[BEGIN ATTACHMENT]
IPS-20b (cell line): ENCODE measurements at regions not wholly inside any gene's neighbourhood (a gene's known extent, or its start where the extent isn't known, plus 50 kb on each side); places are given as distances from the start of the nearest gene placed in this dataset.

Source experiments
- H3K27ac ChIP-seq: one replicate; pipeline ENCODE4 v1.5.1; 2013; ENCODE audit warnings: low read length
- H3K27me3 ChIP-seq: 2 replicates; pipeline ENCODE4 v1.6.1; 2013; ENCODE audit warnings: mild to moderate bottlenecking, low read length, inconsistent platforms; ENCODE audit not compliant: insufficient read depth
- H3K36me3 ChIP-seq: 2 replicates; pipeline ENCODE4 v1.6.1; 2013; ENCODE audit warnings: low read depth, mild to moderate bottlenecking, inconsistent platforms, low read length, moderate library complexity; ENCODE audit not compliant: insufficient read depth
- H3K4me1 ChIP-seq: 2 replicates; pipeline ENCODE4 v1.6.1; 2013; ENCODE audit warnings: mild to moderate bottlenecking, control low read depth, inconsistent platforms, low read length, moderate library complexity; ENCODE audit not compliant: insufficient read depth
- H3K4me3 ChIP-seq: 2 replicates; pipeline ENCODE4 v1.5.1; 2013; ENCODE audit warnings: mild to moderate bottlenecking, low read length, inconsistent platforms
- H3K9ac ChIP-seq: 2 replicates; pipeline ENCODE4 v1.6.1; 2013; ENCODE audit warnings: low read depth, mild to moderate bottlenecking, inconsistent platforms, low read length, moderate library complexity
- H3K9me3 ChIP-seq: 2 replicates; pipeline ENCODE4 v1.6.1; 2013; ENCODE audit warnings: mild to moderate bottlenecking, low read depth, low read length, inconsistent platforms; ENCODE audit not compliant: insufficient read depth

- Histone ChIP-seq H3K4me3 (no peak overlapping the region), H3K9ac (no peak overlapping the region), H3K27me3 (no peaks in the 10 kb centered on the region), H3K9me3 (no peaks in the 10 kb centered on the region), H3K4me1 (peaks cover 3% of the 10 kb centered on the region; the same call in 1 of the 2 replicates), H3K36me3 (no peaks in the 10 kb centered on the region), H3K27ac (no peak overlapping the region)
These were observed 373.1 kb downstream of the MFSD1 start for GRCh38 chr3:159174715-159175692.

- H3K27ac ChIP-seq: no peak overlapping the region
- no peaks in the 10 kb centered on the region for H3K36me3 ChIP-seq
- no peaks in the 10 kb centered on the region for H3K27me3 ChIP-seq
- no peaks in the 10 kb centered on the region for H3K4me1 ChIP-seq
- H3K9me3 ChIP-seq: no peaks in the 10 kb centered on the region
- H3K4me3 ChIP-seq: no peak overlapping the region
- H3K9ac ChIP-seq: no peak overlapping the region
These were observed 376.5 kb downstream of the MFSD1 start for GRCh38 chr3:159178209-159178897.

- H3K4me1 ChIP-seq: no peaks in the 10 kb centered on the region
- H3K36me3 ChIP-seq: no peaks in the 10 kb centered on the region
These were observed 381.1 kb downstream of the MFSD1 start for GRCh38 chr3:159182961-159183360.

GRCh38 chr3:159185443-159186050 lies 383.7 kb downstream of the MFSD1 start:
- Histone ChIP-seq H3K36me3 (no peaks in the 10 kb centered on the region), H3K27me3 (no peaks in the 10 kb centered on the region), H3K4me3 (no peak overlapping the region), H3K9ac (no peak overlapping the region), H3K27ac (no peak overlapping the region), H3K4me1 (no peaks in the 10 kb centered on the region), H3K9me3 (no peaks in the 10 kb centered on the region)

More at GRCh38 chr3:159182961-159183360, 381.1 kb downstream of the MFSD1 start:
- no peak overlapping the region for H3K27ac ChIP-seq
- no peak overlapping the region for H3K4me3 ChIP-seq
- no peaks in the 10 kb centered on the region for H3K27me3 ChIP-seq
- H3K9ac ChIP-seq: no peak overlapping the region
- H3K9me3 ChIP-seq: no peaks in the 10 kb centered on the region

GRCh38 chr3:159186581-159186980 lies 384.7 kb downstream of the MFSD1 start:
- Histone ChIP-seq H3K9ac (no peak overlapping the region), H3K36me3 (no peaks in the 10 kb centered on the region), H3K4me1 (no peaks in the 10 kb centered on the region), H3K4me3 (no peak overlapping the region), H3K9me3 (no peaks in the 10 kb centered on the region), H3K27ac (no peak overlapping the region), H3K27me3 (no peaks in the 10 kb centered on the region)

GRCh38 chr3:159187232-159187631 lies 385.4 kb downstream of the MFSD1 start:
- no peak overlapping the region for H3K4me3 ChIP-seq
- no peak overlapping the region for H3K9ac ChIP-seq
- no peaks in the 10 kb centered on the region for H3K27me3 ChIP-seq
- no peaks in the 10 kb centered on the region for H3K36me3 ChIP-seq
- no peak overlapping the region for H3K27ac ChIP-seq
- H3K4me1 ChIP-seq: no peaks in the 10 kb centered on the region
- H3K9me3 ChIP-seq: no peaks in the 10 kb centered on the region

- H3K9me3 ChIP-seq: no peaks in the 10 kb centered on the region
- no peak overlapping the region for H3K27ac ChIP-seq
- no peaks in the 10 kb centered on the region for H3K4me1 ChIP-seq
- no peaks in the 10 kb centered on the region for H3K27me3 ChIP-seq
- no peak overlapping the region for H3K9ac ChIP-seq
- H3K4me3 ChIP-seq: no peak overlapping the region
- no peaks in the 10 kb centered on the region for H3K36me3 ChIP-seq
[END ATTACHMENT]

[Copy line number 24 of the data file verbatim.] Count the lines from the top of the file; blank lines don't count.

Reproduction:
- Histone ChIP-seq H3K36me3 (no peaks in the 10 kb centered on the region), H3K27me3 (no peaks in the 10 kb centered on the region), H3K4me3 (no peak overlapping the region), H3K9ac (no peak overlapping the region), H3K27ac (no peak overlapping the region), H3K4me1 (no peaks in the 10 kb centered on the region), H3K9me3 (no peaks in the 10 kb centered on the region)